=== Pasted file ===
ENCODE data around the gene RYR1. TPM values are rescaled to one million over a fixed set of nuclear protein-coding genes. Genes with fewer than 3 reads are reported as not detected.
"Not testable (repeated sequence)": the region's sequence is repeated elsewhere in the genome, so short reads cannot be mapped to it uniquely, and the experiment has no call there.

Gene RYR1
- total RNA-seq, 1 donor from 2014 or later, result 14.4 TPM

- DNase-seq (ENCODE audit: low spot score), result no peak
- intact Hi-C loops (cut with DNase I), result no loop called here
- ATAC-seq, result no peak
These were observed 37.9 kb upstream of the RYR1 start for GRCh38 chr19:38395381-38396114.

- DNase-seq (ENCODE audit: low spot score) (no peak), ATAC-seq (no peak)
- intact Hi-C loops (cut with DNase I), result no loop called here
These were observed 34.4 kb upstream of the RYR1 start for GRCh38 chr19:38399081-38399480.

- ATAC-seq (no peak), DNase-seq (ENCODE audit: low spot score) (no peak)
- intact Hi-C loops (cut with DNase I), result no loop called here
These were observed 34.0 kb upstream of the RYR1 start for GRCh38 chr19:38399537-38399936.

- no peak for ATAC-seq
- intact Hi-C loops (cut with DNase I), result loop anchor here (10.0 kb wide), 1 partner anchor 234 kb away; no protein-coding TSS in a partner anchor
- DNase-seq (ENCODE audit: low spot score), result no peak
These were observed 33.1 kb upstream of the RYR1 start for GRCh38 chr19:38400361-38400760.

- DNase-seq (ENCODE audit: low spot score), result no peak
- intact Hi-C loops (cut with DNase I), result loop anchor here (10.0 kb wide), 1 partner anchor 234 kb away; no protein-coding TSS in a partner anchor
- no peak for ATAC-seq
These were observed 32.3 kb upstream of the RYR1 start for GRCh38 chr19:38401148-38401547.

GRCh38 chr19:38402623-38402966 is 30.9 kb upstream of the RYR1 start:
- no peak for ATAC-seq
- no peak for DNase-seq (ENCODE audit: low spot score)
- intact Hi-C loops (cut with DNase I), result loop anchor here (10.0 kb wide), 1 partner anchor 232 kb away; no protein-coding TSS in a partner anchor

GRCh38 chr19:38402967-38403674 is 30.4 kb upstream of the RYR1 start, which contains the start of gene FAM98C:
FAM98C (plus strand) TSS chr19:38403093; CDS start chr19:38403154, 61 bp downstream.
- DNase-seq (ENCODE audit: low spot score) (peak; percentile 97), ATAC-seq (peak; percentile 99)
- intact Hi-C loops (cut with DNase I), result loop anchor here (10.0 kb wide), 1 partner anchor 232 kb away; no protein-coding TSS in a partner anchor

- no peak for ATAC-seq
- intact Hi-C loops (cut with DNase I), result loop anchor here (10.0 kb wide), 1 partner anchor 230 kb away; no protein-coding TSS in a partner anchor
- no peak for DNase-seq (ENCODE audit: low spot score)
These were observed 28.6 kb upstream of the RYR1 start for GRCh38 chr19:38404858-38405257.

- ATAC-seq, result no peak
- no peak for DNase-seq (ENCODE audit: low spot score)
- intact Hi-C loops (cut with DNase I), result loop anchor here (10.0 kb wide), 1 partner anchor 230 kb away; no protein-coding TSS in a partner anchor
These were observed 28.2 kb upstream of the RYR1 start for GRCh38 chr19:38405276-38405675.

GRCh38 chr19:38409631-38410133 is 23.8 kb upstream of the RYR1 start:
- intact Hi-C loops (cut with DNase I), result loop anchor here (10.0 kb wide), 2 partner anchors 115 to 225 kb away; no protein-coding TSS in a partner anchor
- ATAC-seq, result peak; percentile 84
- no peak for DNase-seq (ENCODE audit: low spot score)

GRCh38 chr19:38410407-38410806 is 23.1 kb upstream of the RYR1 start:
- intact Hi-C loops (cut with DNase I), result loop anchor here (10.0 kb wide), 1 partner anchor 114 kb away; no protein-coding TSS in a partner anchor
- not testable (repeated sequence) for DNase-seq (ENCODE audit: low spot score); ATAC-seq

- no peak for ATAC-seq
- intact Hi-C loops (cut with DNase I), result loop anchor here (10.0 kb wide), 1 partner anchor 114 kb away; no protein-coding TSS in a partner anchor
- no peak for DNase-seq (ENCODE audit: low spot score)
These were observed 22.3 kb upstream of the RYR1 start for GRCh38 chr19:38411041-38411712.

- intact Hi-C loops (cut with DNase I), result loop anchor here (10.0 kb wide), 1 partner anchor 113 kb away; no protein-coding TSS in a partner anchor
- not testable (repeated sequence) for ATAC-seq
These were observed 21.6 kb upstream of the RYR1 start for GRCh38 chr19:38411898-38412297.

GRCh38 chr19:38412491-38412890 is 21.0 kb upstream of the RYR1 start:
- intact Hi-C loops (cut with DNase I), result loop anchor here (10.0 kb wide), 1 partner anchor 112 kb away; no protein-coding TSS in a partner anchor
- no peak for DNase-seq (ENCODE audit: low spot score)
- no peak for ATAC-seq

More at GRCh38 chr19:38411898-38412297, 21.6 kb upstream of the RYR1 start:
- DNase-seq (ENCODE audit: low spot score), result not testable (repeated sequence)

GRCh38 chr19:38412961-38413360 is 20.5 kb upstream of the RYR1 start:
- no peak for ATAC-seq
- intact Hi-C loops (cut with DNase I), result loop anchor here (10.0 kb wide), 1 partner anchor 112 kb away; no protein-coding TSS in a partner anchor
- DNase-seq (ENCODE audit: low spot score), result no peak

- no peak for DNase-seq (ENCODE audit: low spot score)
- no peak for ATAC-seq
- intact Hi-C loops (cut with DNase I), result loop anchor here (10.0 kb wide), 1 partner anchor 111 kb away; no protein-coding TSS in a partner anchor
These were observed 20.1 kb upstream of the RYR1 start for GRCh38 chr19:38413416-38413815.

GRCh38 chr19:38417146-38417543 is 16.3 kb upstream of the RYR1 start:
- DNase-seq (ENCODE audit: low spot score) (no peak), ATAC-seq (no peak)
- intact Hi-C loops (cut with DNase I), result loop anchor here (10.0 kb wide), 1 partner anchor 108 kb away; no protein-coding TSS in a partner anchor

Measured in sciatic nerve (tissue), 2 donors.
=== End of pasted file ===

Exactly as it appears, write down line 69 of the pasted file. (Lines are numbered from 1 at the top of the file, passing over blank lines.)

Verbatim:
- intact Hi-C loops (cut with DNase I), result loop anchor here (10.0 kb wide), 1 partner anchor 108 kb away; no protein-coding TSS in a partner anchor